Automatic Software Upgrades for Distributed Systems (PhD thesis)
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Upgrading the software of long-lived, highly-available distributedsystems is difficult. It is not possible to upgrade all the nodes in asystem at once, since some nodes may be unavailable and halting thesystem for an upgrade is unacceptable. Instead, upgrades may happengradually, and there may be long periods of time when different nodesare running different software versions and need to communicate usingincompatible protocols. We present a methodology and infrastructurethat address these challenges and make it possible to upgradedistributed systems automatically while limiting service disruption.Our methodology defines how to enable nodes to interoperate acrossversions, how to preserve the state of a system across upgrades, and howto schedule an upgrade so as to limit service disruption. The approachis modular: defining an upgrade requires understanding only the newsoftware and the version it replaces.The upgrade infrastructure is a generic platform for distributing andinstalling software while enabling nodes to interoperate acrossversions. The infrastructure requires no access to the system sourcecode and is transparent: node software is unaware that differentversions even exist. We have implemented a prototype of theinfrastructure called Upstart that intercepts socket communication usinga dynamically-linked C++ library. Experiments show that Upstart has lowoverhead and works well for both local-area and Internet systems.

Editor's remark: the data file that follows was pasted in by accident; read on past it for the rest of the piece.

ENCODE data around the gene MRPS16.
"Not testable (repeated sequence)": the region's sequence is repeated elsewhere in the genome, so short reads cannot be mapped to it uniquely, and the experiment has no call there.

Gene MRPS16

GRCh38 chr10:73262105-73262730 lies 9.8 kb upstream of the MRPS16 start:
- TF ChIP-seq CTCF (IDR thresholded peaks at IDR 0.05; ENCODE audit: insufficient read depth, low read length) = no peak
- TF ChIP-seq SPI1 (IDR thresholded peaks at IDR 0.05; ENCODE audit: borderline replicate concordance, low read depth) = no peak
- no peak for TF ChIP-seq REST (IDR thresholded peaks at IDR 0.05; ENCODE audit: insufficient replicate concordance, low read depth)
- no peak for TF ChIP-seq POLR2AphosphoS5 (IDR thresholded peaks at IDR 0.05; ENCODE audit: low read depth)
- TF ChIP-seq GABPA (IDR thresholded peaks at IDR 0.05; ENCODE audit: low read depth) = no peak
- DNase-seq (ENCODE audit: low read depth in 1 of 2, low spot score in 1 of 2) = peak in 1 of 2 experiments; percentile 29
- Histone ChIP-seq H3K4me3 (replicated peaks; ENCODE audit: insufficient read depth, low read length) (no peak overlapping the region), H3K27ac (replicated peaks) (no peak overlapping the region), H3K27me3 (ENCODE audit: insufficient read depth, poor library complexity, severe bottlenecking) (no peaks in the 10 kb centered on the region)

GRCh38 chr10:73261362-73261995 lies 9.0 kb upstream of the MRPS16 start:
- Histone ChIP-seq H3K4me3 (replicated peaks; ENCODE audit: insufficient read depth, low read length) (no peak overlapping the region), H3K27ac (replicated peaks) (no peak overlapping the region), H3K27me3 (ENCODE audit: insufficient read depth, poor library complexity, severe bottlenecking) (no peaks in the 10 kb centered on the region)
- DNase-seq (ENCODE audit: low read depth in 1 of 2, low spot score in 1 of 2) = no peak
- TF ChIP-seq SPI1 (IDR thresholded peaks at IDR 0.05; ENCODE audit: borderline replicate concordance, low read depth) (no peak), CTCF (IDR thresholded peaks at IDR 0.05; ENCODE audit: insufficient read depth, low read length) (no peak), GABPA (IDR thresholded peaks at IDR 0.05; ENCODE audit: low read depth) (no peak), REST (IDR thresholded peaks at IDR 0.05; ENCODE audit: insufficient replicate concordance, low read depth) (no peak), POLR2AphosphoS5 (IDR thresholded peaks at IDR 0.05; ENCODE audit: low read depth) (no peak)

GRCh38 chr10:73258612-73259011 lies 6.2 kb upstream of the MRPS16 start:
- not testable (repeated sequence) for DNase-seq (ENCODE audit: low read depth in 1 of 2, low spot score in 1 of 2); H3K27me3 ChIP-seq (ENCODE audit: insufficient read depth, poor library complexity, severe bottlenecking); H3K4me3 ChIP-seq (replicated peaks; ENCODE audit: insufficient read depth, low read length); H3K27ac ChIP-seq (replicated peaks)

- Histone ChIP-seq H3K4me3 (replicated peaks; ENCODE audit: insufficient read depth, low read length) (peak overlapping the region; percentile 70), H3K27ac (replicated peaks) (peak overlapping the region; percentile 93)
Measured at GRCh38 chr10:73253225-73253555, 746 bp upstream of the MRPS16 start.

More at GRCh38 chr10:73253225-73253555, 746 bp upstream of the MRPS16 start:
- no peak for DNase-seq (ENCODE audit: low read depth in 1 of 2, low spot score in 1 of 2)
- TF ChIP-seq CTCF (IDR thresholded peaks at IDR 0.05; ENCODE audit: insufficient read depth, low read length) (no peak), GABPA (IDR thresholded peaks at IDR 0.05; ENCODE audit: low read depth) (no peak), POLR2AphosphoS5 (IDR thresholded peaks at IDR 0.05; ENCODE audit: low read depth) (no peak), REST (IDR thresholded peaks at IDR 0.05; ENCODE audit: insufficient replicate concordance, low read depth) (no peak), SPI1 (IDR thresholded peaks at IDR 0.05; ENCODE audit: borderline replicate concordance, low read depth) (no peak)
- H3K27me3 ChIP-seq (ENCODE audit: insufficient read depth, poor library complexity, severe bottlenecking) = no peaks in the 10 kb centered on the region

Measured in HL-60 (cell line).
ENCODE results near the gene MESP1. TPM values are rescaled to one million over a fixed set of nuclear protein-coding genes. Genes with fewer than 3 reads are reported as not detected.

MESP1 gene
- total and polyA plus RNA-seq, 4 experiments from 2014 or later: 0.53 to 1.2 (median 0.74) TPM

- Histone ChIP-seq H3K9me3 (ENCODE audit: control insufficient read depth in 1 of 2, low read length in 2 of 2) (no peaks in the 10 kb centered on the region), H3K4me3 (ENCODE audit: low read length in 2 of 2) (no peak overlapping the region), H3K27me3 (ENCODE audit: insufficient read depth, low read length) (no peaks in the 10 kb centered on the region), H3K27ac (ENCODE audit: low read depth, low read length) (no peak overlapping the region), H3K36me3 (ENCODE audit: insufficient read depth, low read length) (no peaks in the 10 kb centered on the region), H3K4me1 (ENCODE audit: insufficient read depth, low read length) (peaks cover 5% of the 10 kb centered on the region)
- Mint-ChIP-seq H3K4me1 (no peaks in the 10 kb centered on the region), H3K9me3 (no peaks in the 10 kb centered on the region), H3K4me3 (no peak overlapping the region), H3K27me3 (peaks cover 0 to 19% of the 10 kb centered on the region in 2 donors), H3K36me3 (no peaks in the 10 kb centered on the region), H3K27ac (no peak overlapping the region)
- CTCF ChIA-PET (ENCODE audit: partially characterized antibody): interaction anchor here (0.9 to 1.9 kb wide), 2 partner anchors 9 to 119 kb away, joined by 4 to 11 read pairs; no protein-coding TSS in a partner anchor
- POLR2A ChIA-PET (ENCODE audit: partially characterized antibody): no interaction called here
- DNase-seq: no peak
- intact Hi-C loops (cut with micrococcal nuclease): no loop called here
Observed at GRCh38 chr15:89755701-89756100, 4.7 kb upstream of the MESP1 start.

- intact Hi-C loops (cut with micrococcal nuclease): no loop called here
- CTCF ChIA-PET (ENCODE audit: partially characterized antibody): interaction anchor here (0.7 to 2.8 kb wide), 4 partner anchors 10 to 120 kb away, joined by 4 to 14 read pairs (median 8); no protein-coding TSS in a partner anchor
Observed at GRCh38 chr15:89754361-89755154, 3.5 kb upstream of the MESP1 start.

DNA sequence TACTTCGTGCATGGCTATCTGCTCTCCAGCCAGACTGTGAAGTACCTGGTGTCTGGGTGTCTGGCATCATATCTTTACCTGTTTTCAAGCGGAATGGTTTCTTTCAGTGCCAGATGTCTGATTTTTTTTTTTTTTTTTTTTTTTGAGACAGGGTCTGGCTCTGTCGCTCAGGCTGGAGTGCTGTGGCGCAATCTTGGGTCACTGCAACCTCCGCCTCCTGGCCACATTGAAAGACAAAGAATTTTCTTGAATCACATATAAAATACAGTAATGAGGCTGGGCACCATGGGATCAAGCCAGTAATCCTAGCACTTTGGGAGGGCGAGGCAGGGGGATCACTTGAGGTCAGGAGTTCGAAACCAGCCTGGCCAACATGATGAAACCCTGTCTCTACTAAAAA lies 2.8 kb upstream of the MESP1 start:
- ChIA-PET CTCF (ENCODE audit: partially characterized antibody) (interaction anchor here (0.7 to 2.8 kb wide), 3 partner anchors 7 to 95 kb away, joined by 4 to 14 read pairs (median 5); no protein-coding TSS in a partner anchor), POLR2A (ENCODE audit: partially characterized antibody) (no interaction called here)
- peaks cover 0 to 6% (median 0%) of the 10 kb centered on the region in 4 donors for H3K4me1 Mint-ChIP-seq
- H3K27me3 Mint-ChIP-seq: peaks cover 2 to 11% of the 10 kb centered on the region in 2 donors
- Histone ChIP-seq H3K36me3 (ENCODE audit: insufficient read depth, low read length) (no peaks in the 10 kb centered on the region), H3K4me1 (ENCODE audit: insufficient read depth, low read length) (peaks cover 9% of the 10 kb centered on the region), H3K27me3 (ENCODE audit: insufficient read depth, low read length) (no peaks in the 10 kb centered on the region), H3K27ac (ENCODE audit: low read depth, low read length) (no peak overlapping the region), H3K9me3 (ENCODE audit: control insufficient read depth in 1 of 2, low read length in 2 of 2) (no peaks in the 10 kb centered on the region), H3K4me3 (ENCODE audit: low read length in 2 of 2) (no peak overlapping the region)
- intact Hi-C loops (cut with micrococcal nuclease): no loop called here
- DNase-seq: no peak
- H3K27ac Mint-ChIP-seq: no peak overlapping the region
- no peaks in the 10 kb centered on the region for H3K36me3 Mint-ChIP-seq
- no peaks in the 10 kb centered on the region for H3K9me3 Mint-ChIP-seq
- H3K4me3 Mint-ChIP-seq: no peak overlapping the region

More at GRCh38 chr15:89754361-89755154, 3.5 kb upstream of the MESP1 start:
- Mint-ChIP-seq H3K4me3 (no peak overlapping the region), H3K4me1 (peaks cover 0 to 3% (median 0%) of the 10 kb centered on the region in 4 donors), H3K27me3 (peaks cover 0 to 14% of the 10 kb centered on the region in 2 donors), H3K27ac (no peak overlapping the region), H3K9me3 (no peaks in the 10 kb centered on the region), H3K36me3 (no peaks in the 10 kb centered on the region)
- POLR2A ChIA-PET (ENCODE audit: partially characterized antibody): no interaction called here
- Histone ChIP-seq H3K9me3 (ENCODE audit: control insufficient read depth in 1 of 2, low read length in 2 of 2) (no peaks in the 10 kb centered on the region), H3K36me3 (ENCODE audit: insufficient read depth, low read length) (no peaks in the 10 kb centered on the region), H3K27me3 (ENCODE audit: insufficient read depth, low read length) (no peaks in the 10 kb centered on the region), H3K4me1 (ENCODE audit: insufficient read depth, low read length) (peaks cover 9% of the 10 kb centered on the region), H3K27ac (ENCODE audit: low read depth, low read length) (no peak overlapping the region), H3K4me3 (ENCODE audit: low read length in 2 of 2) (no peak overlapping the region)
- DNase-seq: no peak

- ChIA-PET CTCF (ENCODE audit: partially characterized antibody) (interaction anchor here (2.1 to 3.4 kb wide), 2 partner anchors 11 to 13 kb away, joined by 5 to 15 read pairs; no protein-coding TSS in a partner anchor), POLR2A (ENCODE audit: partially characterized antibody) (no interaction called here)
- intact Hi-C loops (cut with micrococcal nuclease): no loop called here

Massachusetts Institute of Technology Computer Science and Artificial Intelligence Laboratory